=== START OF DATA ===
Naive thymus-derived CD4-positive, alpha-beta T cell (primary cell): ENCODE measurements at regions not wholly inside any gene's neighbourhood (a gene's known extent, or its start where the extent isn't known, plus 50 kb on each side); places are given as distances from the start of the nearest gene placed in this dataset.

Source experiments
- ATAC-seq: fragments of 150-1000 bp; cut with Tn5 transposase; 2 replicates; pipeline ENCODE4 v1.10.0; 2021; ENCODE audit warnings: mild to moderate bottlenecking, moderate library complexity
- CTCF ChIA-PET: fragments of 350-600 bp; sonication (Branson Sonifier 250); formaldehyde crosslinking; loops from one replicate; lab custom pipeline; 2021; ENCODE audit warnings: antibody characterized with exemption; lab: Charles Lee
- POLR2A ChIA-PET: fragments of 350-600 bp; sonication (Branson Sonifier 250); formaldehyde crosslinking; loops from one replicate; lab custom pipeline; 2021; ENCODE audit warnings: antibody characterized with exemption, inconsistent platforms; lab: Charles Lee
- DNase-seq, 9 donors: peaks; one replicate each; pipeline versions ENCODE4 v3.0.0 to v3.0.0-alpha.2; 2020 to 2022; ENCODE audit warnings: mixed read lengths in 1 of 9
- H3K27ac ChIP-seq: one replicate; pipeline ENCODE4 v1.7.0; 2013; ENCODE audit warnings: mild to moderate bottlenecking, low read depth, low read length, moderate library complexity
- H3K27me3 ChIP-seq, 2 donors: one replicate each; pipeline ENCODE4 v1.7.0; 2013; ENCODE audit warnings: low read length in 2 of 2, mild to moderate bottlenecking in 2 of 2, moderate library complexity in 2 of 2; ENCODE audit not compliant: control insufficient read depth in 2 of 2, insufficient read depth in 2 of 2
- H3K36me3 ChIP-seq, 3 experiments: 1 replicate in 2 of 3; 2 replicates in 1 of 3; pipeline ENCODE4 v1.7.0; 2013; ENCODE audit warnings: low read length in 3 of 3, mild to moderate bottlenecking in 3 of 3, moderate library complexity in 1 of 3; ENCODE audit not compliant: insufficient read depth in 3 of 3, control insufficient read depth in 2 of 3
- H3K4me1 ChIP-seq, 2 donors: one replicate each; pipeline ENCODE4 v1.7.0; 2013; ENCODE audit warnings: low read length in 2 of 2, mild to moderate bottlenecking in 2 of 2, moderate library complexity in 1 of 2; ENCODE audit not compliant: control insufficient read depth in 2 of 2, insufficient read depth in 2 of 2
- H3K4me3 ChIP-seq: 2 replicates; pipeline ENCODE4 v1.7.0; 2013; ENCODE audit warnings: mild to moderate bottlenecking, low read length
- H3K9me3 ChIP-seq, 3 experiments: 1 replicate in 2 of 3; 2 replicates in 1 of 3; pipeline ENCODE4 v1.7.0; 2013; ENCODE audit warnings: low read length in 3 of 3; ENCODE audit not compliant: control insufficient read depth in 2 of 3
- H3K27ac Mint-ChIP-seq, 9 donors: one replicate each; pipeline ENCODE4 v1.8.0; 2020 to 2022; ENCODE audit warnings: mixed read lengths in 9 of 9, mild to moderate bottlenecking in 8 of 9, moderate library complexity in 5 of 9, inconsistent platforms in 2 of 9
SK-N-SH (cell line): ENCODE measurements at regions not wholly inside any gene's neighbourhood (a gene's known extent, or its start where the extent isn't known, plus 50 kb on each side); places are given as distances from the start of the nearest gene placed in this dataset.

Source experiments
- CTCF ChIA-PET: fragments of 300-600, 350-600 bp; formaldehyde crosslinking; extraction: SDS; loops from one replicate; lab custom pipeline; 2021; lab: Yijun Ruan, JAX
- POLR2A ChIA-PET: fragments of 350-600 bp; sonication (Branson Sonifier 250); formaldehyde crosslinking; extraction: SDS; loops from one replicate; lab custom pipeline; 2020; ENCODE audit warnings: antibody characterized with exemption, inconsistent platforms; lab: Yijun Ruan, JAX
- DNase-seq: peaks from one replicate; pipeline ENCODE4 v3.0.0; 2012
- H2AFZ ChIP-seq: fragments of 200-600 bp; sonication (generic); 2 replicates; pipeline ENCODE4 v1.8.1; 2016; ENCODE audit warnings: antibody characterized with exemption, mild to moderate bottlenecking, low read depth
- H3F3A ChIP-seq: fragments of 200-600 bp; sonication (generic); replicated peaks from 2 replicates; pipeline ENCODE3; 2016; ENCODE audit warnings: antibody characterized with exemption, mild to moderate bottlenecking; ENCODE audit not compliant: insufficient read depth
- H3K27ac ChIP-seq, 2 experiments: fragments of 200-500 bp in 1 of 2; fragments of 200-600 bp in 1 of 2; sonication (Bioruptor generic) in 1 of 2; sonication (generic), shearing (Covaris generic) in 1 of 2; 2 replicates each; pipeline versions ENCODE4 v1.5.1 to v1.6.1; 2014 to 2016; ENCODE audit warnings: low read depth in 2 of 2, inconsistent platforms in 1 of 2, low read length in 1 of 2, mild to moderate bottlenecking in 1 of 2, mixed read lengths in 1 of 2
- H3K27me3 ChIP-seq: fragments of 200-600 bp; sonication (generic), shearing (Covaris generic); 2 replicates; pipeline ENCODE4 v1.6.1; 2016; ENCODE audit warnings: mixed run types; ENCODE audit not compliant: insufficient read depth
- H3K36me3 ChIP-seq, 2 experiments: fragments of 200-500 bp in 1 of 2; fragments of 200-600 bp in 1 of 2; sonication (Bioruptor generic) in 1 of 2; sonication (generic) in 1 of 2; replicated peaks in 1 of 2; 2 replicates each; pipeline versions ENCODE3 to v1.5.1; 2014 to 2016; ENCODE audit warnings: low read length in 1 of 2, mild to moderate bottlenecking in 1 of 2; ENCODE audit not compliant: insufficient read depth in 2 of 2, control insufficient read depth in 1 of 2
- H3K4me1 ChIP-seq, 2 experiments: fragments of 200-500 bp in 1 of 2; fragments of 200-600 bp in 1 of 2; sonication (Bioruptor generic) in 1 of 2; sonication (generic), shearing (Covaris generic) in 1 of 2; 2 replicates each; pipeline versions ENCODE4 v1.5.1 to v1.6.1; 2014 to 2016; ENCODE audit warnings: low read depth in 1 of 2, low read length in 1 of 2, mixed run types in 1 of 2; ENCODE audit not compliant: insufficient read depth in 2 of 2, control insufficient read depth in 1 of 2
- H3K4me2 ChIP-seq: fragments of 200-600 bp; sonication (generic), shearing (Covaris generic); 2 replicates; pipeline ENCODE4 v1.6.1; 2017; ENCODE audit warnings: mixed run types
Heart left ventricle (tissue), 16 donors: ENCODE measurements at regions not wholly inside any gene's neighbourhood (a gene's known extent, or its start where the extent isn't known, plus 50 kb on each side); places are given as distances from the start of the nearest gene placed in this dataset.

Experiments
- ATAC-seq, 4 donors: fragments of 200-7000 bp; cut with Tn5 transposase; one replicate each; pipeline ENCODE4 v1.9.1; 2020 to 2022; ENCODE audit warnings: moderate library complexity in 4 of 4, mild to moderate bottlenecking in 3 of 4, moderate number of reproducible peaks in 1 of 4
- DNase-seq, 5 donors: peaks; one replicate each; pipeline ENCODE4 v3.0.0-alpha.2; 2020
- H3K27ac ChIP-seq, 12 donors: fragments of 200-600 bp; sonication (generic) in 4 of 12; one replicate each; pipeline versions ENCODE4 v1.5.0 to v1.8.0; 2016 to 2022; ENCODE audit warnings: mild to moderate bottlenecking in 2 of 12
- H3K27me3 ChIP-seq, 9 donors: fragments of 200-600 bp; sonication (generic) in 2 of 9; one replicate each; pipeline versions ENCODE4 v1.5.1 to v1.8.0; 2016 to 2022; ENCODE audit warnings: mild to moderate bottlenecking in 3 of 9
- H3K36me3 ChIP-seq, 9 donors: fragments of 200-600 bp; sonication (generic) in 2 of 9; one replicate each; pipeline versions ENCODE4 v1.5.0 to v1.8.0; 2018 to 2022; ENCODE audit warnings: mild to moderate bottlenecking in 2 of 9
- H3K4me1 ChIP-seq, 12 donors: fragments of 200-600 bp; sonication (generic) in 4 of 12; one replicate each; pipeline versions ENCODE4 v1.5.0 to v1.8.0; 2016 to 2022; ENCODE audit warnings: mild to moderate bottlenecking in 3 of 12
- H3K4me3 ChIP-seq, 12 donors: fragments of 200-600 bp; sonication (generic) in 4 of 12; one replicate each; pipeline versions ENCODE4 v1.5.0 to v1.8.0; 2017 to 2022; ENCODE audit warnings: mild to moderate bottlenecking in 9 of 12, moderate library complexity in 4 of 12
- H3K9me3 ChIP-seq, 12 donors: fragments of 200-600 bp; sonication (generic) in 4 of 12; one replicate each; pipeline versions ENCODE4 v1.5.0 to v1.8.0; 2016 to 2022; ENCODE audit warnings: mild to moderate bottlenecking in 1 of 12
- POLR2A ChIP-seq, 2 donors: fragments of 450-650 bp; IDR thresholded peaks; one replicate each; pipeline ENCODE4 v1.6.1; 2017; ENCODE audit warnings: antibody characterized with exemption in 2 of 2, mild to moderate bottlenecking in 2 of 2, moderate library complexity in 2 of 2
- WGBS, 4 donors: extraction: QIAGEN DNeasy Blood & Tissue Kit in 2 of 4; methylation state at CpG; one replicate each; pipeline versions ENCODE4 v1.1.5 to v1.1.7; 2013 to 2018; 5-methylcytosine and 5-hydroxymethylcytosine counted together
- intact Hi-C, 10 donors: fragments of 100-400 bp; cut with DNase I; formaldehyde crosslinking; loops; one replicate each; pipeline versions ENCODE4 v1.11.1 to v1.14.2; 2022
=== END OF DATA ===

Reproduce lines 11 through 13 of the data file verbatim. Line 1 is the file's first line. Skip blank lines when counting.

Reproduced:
- H3K4me3 ChIP-seq: 2 replicates; pipeline ENCODE4 v1.7.0; 2013; ENCODE audit warnings: mild to moderate bottlenecking, low read length
- H3K9me3 ChIP-seq, 3 experiments: 1 replicate in 2 of 3; 2 replicates in 1 of 3; pipeline ENCODE4 v1.7.0; 2013; ENCODE audit warnings: low read length in 3 of 3; ENCODE audit not compliant: control insufficient read depth in 2 of 3
- H3K27ac Mint-ChIP-seq, 9 donors: one replicate each; pipeline ENCODE4 v1.8.0; 2020 to 2022; ENCODE audit warnings: mixed read lengths in 9 of 9, mild to moderate bottlenecking in 8 of 9, moderate library complexity in 5 of 9, inconsistent platforms in 2 of 9